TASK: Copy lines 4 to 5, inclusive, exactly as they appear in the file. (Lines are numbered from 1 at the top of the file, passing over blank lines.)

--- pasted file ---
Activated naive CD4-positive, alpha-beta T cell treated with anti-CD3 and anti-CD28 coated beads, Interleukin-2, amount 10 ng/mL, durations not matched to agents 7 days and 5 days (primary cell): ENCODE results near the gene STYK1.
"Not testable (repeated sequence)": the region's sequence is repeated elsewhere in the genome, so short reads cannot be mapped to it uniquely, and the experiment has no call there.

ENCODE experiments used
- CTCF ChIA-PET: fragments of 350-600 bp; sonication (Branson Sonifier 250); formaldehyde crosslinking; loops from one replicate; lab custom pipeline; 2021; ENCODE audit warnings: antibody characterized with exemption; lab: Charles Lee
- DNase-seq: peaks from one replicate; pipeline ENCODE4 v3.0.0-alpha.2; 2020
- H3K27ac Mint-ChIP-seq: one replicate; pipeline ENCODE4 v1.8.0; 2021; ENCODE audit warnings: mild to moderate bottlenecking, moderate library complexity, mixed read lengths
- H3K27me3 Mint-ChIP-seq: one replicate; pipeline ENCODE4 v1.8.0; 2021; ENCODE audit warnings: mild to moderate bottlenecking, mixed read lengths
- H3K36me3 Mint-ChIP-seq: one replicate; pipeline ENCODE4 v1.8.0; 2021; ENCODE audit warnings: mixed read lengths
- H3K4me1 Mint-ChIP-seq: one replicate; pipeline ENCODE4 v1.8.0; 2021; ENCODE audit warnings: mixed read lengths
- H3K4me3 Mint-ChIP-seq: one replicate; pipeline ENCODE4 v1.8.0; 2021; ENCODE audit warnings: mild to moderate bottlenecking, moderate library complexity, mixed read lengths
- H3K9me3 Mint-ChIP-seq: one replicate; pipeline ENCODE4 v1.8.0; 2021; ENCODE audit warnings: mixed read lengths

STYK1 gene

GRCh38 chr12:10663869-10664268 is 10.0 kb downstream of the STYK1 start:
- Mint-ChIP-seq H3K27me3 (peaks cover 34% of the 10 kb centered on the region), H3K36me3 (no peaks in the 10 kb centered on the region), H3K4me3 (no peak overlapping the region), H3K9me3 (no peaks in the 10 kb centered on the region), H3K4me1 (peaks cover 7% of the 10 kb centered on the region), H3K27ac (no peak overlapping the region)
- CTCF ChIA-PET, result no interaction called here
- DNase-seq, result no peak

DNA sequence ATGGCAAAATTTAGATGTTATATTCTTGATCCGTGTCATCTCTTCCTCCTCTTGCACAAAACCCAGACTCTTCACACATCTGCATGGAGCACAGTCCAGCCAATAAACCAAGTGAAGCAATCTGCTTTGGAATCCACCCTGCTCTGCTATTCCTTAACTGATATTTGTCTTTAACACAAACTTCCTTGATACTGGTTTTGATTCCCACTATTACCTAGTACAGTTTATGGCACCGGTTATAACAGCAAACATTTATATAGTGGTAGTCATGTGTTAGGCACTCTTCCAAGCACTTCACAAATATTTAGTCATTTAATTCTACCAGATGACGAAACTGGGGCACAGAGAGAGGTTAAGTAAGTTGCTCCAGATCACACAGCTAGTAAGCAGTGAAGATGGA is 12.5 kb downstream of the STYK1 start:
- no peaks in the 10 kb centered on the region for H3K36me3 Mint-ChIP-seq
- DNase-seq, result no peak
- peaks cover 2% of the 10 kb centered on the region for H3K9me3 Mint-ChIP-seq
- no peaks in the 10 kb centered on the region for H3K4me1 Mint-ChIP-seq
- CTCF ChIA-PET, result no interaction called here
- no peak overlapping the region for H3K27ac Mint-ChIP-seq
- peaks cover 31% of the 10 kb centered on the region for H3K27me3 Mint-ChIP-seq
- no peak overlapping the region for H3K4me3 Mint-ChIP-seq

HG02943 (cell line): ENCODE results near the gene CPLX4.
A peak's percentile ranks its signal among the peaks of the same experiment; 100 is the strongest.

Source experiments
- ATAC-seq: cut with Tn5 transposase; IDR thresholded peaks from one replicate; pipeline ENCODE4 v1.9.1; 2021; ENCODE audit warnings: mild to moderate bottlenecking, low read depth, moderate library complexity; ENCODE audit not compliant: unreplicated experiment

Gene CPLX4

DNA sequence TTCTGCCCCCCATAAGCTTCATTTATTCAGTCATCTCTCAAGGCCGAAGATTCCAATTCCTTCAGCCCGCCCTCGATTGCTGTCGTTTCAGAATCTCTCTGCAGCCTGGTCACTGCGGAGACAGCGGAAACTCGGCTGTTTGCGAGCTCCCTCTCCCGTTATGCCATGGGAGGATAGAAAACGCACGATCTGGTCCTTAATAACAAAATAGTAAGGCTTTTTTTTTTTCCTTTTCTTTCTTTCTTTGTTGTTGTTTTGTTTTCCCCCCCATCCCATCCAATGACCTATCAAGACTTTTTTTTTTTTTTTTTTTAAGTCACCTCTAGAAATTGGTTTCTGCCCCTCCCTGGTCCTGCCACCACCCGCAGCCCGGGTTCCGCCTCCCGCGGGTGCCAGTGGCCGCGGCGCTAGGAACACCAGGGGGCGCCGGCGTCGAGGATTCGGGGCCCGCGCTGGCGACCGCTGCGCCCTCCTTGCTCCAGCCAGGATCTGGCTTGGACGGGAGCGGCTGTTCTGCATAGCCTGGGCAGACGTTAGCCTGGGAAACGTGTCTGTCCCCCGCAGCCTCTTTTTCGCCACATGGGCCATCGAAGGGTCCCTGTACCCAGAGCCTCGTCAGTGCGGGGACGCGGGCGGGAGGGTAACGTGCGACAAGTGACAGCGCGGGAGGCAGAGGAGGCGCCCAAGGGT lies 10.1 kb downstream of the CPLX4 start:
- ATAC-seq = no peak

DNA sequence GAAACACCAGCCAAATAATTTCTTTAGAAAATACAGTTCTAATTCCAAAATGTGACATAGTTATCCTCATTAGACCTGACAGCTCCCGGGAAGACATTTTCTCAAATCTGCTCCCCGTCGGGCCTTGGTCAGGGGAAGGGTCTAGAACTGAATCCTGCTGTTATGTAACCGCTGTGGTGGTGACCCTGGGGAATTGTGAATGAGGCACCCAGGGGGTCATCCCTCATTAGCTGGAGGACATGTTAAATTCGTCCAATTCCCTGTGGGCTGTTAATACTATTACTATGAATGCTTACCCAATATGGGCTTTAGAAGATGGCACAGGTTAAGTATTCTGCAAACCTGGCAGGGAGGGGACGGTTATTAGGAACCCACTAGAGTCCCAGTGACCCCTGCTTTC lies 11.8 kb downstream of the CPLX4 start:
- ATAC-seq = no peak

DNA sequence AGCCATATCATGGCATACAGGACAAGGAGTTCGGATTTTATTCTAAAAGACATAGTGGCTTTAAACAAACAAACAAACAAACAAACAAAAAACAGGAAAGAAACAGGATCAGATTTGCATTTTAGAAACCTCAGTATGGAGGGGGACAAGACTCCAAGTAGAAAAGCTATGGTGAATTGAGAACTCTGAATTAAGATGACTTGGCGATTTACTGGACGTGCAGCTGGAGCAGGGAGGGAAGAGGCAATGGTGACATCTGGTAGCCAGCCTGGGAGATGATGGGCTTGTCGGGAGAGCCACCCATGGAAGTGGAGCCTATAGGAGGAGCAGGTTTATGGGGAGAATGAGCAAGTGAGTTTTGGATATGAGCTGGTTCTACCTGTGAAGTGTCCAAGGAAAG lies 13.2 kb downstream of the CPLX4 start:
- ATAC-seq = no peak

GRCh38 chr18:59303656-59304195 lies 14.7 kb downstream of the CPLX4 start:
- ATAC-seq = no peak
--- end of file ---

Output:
- CTCF ChIA-PET: fragments of 350-600 bp; sonication (Branson Sonifier 250); formaldehyde crosslinking; loops from one replicate; lab custom pipeline; 2021; ENCODE audit warnings: antibody characterized with exemption; lab: Charles Lee
- DNase-seq: peaks from one replicate; pipeline ENCODE4 v3.0.0-alpha.2; 2020